The idea that all animals, including humans, are selfish by nature has a long history in theology, philosophy, and the social sciences. It appears to have been endorsed by scholars who are in the best position to evaluate it-evolutionary biologists. In Descent of Man, Charles Darwin (1874) wrote,

Following the publication of Descent of Man, Thomas Huxley (1893) considered the moral implications of Darwin’s theory of evolution and concluded that if “brought before the tribunal of ethics, [nature] might well stand condemned” (p. 59). More than a century later, Williams (1989) evaluated Huxley’s (1893) conclusions in light of refinements in the theory of evolution and found it “indecisive and disappointing” (p. 180). After considering the evidence, Williams (1989) reached the following decisive conclusion:

In his highly influential book, The Selfish Gene, Dawkins (1989) popularized William’s position:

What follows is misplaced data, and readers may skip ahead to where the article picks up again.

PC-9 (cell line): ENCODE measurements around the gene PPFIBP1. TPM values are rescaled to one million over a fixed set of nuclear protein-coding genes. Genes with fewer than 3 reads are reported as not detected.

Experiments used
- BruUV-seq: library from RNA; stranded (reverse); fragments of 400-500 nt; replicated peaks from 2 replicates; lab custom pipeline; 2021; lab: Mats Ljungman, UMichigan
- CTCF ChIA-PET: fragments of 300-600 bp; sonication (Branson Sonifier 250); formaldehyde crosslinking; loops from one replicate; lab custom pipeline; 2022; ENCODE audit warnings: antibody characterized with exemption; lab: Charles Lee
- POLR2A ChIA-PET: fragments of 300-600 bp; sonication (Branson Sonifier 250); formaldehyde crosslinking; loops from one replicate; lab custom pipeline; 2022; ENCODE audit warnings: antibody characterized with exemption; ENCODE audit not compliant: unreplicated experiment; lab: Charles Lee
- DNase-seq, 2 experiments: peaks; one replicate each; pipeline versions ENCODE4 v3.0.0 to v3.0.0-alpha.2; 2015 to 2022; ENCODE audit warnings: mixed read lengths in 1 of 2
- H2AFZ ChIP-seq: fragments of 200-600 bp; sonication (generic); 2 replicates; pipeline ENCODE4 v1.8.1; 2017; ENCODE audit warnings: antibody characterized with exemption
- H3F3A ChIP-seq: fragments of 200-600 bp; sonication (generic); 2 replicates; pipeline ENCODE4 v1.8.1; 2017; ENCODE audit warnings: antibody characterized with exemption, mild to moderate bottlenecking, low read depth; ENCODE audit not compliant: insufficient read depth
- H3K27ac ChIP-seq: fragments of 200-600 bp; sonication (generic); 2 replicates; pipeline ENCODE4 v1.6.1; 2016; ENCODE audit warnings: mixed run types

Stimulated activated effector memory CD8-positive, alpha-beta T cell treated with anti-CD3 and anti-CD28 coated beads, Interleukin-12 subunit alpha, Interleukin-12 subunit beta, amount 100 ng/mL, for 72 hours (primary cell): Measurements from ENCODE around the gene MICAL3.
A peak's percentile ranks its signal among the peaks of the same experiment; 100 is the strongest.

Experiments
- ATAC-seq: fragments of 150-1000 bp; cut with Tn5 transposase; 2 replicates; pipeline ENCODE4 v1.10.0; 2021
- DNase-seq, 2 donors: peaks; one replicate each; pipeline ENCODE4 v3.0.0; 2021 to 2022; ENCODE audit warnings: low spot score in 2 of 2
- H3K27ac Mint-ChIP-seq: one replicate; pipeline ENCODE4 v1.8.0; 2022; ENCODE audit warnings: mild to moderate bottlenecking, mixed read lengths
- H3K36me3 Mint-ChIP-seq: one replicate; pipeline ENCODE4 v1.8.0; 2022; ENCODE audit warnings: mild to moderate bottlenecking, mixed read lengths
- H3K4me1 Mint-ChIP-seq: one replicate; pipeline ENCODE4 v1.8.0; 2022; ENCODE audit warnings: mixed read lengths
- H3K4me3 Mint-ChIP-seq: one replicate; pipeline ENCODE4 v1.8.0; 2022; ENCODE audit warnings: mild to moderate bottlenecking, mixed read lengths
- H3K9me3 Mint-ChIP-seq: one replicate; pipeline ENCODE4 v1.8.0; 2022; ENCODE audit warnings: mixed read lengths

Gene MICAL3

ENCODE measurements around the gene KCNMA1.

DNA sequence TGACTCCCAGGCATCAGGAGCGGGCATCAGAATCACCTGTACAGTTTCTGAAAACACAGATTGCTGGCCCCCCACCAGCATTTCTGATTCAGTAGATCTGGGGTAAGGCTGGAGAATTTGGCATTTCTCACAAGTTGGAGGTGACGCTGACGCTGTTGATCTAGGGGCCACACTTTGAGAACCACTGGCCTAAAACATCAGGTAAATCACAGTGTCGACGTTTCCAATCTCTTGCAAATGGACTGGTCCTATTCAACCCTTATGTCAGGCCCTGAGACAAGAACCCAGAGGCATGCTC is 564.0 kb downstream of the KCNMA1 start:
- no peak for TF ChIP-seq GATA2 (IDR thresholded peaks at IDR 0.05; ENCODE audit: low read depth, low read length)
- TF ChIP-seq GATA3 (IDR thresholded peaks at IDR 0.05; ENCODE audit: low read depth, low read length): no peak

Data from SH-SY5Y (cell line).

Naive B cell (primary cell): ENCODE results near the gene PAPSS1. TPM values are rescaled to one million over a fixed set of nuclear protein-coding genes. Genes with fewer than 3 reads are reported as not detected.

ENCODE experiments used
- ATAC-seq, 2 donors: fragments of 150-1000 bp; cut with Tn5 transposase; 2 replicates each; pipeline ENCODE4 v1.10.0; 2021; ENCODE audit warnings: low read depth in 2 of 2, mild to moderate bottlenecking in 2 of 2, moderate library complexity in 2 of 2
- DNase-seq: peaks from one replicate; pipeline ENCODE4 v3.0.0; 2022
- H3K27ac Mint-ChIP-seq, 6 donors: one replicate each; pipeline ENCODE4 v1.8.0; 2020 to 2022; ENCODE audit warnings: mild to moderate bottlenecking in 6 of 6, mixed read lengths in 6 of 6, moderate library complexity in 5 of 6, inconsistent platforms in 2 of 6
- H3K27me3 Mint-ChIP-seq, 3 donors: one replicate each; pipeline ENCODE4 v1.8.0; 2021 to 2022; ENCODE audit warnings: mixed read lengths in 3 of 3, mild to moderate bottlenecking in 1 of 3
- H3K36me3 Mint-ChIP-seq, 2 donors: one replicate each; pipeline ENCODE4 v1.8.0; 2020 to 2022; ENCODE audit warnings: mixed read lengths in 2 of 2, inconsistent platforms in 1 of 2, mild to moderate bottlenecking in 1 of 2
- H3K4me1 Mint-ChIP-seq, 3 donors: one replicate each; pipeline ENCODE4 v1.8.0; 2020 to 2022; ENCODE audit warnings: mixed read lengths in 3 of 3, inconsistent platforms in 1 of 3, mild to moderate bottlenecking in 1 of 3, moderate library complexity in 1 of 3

In this chapter, I will evaluate the idea that the process of natural selection has rendered all beings selfish by nature and find it wanting. I will begin by spelling out the logic that has induced evolutionary theorists to conclude that all evolved behavioral dispositions are selfish, then go on to argue that because the genetically selfish dispositions favored by natural selection do not equate to biologically or psychologically selfish dispositions, the latter can evolve. In the remainder of the chapter, I will review evidence suggesting that both selfish and unselfish dispositions have evolved in a variety of social species, including our own.